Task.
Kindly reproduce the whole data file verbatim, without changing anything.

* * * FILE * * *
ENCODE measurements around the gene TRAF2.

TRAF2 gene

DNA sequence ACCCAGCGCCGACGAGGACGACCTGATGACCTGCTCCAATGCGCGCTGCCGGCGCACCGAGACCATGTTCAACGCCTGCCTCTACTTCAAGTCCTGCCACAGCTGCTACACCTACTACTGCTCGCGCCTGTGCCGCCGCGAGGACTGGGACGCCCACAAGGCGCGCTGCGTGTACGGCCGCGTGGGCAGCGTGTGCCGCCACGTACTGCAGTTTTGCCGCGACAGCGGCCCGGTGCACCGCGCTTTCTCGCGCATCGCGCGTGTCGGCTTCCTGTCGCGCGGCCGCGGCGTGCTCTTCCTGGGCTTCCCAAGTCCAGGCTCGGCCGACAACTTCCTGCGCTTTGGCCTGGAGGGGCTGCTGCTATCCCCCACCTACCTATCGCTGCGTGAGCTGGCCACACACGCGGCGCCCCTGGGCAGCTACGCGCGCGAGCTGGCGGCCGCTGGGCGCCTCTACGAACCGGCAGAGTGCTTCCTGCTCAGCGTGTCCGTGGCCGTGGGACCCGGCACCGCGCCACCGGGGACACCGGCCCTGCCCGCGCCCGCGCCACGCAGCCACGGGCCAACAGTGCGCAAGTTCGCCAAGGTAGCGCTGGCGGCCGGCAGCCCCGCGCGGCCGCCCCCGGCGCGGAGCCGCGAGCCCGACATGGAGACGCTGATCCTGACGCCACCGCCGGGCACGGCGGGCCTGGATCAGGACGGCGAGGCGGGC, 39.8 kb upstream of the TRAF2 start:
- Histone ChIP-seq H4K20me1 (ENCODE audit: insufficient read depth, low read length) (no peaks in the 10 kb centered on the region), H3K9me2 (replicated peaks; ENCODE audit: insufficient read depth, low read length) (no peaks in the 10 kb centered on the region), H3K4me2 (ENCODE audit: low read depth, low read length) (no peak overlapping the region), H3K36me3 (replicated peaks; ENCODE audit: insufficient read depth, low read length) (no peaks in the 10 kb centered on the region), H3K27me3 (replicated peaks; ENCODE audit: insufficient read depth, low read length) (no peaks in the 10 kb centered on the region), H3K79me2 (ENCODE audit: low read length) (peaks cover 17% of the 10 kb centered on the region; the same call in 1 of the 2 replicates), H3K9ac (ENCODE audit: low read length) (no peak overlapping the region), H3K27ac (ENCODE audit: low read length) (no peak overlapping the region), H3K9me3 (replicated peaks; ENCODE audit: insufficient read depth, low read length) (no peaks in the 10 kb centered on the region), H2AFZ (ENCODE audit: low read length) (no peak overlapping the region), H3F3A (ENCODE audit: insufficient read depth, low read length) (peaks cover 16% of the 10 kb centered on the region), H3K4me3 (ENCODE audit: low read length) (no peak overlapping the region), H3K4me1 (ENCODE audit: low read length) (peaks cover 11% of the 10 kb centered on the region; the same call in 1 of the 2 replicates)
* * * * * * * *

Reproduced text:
ENCODE measurements around the gene TRAF2.

TRAF2 gene

DNA sequence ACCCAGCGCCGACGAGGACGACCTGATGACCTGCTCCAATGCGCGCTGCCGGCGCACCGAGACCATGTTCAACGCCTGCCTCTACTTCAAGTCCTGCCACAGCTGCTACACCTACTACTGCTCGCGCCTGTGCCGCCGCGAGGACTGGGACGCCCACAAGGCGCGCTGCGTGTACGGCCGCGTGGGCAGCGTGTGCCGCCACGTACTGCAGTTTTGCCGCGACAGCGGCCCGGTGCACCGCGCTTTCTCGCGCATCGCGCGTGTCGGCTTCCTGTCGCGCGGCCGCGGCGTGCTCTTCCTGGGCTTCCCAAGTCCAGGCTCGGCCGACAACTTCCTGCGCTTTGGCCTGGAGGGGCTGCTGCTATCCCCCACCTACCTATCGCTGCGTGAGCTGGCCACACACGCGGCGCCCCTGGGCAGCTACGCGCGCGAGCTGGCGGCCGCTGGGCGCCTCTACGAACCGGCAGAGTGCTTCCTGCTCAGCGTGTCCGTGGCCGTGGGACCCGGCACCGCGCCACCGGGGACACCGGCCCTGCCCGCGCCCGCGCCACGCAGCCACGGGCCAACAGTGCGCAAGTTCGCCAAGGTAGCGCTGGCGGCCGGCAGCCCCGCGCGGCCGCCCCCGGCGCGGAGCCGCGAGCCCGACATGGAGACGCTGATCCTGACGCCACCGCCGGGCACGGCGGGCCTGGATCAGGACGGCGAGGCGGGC, 39.8 kb upstream of the TRAF2 start:
- Histone ChIP-seq H4K20me1 (ENCODE audit: insufficient read depth, low read length) (no peaks in the 10 kb centered on the region), H3K9me2 (replicated peaks; ENCODE audit: insufficient read depth, low read length) (no peaks in the 10 kb centered on the region), H3K4me2 (ENCODE audit: low read depth, low read length) (no peak overlapping the region), H3K36me3 (replicated peaks; ENCODE audit: insufficient read depth, low read length) (no peaks in the 10 kb centered on the region), H3K27me3 (replicated peaks; ENCODE audit: insufficient read depth, low read length) (no peaks in the 10 kb centered on the region), H3K79me2 (ENCODE audit: low read length) (peaks cover 17% of the 10 kb centered on the region; the same call in 1 of the 2 replicates), H3K9ac (ENCODE audit: low read length) (no peak overlapping the region), H3K27ac (ENCODE audit: low read length) (no peak overlapping the region), H3K9me3 (replicated peaks; ENCODE audit: insufficient read depth, low read length) (no peaks in the 10 kb centered on the region), H2AFZ (ENCODE audit: low read length) (no peak overlapping the region), H3F3A (ENCODE audit: insufficient read depth, low read length) (peaks cover 16% of the 10 kb centered on the region), H3K4me3 (ENCODE audit: low read length) (no peak overlapping the region), H3K4me1 (ENCODE audit: low read length) (peaks cover 11% of the 10 kb centered on the region; the same call in 1 of the 2 replicates)